Where did the first sin come from? When God created the world, everything was good and perfect. We understand our sinful natures after the Fall, but where did sin come from (whether in terms of the Tempter or in terms of evil desires) in the first place if everything God created was good?
That’s a great question and, at first glance, it looks like a fair doubt to have. The right answer lies in understanding and clarifying some of the premises of the question.
First off, let’s talk about sin. I teach my son about sin in the simplest way I can. I tell him sin is anything we think or do that shows that we don’t love God the most or that disobeys His law directly or indirectly.
That’s as simple as I can get in summarising what sin is and what it looks like in the very first instance of human sin in Genesis 3.
In Genesis 1-2, we read the narrative of how God created a world that was orderly and set up in perfect harmony with all parts of creation — a world He called ‘good’.
God gave several positive (to-do) laws to man (Genesis 1:28), but the one negative (don’t-do) law stated to man was specifically not to eat of the ‘tree of the knowledge of good and evil’ (Genesis 2:16,17). This was famously broken by man’s disobedience, prompted by the cunning doubts of Satan.
This first sin polluted the entire human race by giving to us by inheritance the sin nature that, from birth, inclines man to seek after our own desires rather than that of God’s. And here we come to the crux of the question.
While we can account for the fallen humanity, we struggle to understand how Adam and Eve sinned if they were created good. The way to understand this question is to understand a few truths revealed to us from scripture.
Adam and Eve were created good, but they were not ‘unchanging’.
Scripture declares that man was created as ‘upright’, but that man has always been seeking out other ways (Genesis 1:31, Ecclesiastes 7:29). It further points out that only God possesses the ability to be unchanging and that, even in his ‘good’ state, man still could ‘change’. By change, I mean the ability to make choices and respond actively to situations. Adam’s choice was in accordance with his intellect (or reasoning) and not necessarily his nature.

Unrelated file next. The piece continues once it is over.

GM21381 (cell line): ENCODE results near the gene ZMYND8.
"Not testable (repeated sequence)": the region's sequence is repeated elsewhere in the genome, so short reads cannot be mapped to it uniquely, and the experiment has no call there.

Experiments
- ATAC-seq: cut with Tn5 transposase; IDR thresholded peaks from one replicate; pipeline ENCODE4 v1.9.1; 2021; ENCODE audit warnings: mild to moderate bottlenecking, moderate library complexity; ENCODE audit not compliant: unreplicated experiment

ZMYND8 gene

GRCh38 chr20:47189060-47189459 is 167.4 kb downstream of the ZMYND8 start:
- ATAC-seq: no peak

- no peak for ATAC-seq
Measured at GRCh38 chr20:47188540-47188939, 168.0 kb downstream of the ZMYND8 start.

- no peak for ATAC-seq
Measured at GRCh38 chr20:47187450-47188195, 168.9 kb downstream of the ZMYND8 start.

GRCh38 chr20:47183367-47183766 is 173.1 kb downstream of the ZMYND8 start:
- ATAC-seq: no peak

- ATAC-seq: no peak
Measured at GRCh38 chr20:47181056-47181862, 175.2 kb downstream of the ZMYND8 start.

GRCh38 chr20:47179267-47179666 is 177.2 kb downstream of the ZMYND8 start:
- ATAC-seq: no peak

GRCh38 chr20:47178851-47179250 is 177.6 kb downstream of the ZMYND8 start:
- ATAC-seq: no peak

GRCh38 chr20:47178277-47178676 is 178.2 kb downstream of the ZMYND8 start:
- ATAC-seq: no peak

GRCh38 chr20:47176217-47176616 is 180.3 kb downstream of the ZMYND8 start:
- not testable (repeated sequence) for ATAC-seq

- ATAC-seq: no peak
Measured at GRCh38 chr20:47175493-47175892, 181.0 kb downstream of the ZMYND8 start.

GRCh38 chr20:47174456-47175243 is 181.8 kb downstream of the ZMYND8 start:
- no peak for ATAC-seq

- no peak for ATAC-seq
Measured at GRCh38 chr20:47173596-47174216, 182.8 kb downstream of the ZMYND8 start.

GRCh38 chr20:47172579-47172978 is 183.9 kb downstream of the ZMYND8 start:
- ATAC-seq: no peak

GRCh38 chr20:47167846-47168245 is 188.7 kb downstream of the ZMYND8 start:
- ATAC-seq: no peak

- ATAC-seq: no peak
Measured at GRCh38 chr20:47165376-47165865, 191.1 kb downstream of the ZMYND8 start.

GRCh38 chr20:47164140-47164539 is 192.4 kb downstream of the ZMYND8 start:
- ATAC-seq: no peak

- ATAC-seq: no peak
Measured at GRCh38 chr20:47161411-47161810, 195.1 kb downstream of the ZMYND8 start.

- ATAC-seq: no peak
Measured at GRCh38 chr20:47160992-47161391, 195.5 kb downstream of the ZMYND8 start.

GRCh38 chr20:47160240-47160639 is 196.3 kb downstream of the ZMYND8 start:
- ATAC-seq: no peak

Only God possesses the ability to be unchanging so, even in his ‘good’ state, man still could ‘change’
Adam and Eve were created as free creatures, not as robots.
One of the consequences of the ability to change, as discussed earlier, is the idea that the choices made are real and cause change. A common misunderstanding of the ‘meticulous’ sovereignty of God is that it implies man has no ‘real’ choice. This is a false understanding of the basic image of God as seen in man.
Like God, man has real choices. However, unlike God, his choices are always contingent on many factors, such as heart motives, circumstances and temptations. Adam’s choices were his own.
Adam and Eve voluntarily disobeyed God’s Law
As the 2nd London Baptist Confession (1689) describes it, “Satan used the craftiness of the serpent to seduce Eve, who then seduced Adam. Adam acted without any outside compulsion and deliberately transgressed the law of their creation and the command given to them by eating the forbidden fruit (Genesis 3:12-13; 2 Corinthians 11:3).”
This act of disobedience was not under compulsion. Adam and Eve were under no pressure from God’s decree or from some sort of demonic possession.
Augustine, commenting on this dilemma, states that Adam, in his original state, possessed the ability to both sin and not sin, in comparison to man’s current fallen state where he has no ability to not sin. Adam chose to disobey God.
Like God, man has real choices. Adam’s choices were his own
Sin is not a substance, but a choice.
Today, the language and concept of sin has morphed to either being irrelevant to most people (who talks about sin and the wrath of God anymore?) or being described almost as an external force or substance (many talk about deliverance from or rebuking of sinful spirits).
At its core, sin is an action in the direction that goes against God and His goodness. An action that responds to internal and external factors seeking to pursue what God has declared as evil. We sin with our hearts and with our hands. We don’t sin because some demon has possessed us or because God forced us to do something we didn’t want to do. We sin because we want to.
So, where did the first sin come from? The simple answer is that it came from Adam. While Satan worked to sow doubt and tempt Adam, we don’t have any other explanation other than that, though he was made upright, Adam chose to knowingly disobey God’s law.
My little children, I am writing these things to you so that you may not sin. But if anyone does sin, we have an advocate with the Father, Jesus Christ the righteous. 1 John 2:1
In fact, this is love for God: to keep His commands. And His commands are not burdensome, for everyone born of God overcomes the world. This is the victory that has overcome the world, even our faith. Who is it that overcomes the world? Only the one who believes that Jesus is the Son of God. 1 John 5:3-5
A weekly brief of new resources and Scripture-based insights from our editorial team.